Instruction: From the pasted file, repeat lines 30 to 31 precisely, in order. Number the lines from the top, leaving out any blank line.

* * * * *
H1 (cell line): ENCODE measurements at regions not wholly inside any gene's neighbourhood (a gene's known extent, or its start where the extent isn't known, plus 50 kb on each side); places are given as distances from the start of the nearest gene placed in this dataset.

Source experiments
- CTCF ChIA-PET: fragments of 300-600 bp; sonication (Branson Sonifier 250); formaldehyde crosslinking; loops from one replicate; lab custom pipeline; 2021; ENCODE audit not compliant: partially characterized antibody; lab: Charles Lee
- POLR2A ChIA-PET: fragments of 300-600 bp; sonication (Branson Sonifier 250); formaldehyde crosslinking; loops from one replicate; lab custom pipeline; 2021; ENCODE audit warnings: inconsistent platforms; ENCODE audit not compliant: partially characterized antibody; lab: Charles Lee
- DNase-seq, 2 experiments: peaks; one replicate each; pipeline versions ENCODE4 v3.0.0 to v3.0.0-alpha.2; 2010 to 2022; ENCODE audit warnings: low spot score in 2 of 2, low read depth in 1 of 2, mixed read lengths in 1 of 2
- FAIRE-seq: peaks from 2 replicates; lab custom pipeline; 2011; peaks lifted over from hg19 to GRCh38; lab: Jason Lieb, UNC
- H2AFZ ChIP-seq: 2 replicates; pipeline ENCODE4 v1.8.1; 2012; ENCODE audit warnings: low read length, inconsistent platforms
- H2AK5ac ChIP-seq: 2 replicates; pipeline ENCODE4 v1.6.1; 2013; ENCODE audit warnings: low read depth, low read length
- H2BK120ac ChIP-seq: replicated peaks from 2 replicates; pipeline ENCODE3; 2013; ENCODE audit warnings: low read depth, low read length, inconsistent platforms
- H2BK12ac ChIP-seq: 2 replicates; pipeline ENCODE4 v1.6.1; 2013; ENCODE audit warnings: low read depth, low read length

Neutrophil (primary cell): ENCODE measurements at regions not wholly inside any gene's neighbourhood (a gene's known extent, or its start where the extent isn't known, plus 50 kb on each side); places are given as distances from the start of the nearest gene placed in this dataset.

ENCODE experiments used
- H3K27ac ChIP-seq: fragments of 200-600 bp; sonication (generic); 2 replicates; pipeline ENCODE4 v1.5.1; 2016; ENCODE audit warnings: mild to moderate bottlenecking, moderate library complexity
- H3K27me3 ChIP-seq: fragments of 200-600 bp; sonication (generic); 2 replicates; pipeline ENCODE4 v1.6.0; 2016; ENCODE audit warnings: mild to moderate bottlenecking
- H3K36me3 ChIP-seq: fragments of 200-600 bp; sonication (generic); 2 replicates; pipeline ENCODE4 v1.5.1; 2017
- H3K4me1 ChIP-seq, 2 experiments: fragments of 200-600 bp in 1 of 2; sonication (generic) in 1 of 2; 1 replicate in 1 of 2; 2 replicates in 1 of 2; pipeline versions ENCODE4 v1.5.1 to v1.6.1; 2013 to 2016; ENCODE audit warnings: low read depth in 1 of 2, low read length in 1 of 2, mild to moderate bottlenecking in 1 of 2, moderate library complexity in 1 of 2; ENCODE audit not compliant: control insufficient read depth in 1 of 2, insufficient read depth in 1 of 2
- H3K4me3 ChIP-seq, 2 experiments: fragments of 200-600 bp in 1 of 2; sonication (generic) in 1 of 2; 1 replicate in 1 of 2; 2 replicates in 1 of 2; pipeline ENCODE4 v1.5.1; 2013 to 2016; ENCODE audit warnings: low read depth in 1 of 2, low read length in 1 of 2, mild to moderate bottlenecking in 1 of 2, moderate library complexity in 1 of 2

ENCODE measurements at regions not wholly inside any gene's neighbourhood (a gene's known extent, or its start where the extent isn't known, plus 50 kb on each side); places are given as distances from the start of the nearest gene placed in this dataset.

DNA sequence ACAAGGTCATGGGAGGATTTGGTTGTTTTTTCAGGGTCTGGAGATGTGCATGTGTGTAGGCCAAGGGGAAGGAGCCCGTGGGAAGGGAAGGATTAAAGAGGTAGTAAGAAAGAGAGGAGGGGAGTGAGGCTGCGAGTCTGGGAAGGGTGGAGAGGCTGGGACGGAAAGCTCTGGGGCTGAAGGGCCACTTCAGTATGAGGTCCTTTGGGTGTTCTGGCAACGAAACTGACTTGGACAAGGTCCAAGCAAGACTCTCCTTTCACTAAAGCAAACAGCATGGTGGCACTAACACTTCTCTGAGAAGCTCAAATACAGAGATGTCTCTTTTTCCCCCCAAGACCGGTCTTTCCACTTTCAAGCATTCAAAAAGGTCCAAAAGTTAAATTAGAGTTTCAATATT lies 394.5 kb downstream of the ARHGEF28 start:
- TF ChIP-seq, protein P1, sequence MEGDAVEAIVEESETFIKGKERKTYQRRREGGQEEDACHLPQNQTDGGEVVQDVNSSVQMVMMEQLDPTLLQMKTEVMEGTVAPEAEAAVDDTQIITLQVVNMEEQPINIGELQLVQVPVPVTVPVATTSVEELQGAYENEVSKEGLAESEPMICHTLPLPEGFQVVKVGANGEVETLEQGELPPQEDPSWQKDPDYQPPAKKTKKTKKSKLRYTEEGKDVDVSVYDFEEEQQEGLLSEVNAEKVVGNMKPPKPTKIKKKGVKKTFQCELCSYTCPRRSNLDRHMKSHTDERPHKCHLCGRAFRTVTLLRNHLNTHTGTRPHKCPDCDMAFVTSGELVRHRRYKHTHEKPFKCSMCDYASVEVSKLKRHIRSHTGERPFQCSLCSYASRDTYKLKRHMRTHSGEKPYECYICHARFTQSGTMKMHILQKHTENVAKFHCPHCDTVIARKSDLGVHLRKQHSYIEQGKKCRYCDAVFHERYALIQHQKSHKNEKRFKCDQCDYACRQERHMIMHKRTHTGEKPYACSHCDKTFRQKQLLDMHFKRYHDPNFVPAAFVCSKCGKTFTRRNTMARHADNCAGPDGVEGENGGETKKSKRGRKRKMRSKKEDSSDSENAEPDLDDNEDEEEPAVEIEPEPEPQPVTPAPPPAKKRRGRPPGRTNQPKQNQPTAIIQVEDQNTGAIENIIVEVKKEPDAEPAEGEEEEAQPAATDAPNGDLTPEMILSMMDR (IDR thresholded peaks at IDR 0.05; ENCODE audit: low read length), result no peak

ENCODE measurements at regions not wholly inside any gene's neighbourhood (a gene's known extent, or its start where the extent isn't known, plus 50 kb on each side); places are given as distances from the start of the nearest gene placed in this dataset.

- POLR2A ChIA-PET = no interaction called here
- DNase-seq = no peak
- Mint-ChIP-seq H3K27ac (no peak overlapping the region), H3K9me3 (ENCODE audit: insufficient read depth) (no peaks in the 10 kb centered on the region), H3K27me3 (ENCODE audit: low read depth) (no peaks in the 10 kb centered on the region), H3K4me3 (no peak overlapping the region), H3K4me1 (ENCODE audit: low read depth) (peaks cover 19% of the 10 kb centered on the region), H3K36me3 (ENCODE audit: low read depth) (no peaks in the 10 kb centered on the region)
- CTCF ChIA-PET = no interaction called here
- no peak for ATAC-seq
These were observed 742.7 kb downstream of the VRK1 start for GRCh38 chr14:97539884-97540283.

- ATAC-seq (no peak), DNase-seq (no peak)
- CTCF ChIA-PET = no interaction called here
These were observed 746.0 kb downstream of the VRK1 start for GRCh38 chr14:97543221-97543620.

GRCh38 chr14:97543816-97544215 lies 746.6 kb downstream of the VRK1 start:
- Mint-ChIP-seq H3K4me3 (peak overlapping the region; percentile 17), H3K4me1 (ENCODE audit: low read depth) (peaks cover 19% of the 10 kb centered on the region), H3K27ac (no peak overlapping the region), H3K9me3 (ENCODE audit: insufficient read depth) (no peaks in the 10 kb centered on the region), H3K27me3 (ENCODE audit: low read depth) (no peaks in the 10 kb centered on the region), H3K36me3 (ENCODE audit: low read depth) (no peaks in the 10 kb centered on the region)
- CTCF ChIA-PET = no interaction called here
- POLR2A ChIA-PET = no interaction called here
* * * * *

These were observed 746.0 kb downstream of the VRK1 start for GRCh38 chr14:97543221-97543620.

GRCh38 chr14:97543816-97544215 lies 746.6 kb downstream of the VRK1 start: